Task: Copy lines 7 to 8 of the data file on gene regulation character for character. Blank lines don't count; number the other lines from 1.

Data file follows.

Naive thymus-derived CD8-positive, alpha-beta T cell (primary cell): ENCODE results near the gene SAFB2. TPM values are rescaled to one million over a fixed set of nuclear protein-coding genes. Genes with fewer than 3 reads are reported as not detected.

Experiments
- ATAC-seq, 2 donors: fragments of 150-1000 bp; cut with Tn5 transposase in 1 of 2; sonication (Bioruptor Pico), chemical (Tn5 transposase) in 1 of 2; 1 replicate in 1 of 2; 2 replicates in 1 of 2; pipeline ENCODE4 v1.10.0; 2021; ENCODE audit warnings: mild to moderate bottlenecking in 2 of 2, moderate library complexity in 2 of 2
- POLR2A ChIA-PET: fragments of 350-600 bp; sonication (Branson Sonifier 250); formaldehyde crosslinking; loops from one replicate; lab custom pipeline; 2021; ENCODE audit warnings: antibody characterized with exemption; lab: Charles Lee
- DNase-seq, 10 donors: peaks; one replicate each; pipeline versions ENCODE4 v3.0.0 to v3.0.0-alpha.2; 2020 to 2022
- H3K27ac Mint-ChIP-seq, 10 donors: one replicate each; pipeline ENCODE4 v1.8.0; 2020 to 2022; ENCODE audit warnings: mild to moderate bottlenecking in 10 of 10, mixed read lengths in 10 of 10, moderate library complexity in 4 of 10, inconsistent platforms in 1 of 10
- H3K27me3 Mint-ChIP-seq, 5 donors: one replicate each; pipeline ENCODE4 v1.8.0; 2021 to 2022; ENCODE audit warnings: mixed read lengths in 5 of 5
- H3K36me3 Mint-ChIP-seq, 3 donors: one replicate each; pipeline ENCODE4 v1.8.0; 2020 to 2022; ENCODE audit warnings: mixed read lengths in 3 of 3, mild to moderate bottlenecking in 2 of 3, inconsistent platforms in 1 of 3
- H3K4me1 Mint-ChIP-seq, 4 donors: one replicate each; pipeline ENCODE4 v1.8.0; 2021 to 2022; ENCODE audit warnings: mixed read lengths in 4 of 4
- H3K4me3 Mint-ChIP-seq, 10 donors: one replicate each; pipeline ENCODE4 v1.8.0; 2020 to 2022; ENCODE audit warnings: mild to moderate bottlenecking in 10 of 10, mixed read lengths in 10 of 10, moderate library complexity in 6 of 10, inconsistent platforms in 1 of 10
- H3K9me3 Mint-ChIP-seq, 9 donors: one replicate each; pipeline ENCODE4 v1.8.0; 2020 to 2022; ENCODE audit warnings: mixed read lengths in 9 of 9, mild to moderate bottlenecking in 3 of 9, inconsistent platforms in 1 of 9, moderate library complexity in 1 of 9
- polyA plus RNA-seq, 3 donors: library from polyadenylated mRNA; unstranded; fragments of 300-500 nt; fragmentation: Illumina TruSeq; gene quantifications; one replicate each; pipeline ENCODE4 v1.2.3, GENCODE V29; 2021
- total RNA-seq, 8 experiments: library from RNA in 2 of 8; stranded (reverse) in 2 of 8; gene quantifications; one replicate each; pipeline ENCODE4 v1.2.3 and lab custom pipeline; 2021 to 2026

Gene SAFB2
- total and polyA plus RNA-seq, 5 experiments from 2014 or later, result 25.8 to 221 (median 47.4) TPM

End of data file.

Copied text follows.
- H3K27me3 Mint-ChIP-seq, 5 donors: one replicate each; pipeline ENCODE4 v1.8.0; 2021 to 2022; ENCODE audit warnings: mixed read lengths in 5 of 5
- H3K36me3 Mint-ChIP-seq, 3 donors: one replicate each; pipeline ENCODE4 v1.8.0; 2020 to 2022; ENCODE audit warnings: mixed read lengths in 3 of 3, mild to moderate bottlenecking in 2 of 3, inconsistent platforms in 1 of 3